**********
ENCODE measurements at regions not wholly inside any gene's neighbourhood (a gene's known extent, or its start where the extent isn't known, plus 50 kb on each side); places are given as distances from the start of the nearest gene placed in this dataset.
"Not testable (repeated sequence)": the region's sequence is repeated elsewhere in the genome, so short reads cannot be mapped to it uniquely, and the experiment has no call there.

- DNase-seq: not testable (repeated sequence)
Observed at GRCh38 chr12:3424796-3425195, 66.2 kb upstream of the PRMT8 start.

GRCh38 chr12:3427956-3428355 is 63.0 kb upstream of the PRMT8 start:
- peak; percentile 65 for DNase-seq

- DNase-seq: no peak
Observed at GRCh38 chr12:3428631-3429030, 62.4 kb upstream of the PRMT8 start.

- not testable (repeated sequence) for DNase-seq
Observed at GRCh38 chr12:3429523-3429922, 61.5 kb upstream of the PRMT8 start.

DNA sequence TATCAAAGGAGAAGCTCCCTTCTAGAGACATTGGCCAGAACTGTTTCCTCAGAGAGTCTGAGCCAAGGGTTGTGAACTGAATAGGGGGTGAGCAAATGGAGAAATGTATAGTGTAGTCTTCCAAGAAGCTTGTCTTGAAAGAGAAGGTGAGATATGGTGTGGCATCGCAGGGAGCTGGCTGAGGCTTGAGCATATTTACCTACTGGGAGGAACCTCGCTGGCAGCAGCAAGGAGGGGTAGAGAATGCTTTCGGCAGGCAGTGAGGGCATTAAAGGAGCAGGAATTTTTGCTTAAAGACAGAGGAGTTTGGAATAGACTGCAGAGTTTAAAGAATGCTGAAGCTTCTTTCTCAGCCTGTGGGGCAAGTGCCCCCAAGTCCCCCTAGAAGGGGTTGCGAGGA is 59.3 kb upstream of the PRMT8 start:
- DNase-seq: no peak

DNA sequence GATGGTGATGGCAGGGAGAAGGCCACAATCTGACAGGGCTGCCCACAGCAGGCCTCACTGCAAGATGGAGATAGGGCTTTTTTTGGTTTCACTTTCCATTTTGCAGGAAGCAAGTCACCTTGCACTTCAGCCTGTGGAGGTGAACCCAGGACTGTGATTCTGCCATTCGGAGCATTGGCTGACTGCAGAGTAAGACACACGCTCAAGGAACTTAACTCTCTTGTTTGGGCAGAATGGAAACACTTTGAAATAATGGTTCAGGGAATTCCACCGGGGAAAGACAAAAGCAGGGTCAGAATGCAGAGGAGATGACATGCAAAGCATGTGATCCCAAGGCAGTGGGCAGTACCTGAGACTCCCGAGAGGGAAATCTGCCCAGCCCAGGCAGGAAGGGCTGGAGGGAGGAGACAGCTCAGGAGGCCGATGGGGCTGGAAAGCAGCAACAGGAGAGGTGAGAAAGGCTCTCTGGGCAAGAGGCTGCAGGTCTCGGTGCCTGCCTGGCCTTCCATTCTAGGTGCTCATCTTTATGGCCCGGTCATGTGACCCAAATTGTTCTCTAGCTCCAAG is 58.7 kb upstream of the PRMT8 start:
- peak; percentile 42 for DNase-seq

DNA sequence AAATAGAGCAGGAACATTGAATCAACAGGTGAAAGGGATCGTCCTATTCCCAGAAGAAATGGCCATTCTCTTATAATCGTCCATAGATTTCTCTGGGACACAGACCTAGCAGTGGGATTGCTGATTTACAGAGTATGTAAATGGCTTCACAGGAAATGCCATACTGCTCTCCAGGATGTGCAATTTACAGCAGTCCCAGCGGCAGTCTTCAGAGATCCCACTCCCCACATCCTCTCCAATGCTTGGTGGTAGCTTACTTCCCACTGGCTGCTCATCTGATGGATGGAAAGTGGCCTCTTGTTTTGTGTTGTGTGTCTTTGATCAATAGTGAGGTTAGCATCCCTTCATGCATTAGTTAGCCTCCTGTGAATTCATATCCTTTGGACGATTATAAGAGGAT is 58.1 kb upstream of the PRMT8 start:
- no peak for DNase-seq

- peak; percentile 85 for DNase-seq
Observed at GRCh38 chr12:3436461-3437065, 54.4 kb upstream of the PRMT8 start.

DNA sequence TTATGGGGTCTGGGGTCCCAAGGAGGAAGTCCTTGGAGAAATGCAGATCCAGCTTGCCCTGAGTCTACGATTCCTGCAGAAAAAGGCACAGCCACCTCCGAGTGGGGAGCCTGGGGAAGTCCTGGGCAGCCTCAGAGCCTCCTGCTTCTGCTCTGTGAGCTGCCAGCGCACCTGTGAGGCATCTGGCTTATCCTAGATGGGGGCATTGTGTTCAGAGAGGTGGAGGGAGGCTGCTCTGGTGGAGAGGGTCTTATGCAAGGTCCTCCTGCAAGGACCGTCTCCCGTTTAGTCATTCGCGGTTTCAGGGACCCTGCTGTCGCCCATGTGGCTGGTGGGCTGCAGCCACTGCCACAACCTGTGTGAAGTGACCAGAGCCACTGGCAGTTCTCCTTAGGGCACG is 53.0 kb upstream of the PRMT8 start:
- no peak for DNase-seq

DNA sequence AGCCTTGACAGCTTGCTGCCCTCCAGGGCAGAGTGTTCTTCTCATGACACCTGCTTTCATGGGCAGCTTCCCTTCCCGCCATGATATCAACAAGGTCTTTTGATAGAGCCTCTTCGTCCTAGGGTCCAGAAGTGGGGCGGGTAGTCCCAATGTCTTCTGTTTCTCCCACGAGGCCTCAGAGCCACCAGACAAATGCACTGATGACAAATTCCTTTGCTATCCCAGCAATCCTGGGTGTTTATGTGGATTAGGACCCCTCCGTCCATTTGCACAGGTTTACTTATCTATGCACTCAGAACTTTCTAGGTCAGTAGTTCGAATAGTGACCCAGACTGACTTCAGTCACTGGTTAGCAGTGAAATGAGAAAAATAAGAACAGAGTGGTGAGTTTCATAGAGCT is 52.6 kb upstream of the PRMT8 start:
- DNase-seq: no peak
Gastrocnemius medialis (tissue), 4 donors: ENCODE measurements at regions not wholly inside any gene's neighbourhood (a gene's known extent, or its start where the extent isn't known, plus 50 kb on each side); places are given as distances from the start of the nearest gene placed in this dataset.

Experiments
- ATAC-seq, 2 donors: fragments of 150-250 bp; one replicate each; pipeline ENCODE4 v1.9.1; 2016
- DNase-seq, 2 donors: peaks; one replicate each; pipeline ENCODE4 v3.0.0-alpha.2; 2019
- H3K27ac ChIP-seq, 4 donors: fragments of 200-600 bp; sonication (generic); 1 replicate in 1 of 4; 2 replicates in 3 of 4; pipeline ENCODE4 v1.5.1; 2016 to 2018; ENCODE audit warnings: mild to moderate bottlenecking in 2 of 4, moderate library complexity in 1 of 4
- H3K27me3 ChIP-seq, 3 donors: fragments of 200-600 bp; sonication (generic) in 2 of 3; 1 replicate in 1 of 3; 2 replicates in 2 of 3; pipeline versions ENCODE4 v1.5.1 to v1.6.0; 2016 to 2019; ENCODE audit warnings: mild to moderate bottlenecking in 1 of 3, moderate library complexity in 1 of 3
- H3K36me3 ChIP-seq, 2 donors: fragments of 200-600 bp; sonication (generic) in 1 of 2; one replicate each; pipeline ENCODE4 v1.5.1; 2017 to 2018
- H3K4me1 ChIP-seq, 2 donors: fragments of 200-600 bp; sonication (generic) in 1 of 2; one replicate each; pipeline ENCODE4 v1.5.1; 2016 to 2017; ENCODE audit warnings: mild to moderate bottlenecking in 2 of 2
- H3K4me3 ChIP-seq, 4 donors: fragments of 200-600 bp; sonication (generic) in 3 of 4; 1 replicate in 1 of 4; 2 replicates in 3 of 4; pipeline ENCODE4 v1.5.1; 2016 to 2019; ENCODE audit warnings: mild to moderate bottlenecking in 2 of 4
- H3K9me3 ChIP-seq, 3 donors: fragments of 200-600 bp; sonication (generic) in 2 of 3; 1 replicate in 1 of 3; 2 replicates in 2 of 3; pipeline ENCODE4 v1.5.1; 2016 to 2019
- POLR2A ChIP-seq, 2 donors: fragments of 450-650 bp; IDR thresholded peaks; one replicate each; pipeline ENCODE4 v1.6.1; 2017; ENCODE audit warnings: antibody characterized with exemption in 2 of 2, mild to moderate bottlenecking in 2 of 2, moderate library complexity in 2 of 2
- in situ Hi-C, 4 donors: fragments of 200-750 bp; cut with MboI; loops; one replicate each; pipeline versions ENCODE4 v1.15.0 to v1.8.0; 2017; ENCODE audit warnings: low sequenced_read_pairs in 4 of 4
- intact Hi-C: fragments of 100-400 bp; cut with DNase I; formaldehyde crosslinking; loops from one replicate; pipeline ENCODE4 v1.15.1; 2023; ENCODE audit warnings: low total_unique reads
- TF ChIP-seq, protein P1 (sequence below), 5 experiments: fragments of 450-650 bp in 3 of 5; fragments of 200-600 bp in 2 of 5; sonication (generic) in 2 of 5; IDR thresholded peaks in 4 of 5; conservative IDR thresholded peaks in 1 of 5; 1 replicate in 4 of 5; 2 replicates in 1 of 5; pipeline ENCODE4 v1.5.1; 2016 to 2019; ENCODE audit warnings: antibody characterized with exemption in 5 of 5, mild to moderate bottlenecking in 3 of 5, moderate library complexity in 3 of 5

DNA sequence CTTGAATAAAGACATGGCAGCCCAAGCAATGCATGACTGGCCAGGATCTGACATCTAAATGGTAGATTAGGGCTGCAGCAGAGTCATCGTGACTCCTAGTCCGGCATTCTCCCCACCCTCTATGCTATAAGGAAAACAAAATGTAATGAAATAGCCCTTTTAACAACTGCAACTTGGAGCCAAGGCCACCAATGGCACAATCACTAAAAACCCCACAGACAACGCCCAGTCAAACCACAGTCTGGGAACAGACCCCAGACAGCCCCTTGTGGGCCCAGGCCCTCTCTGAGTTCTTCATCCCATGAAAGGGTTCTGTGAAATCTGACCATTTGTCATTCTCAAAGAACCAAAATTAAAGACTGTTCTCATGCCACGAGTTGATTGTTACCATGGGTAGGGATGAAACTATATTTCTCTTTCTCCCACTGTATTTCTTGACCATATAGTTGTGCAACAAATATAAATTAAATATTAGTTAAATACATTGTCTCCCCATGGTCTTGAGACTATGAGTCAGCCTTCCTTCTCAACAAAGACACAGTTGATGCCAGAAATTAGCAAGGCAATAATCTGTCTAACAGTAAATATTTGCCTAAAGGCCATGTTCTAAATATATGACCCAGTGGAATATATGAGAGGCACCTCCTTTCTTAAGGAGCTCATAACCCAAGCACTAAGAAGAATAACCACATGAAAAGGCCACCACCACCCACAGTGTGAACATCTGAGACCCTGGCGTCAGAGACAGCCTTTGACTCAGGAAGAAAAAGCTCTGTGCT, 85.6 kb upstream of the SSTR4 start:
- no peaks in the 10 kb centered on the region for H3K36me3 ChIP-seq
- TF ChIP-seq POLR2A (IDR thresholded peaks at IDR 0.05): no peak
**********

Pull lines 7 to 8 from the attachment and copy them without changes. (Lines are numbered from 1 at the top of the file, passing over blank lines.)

- DNase-seq: no peak
Observed at GRCh38 chr12:3428631-3429030, 62.4 kb upstream of the PRMT8 start.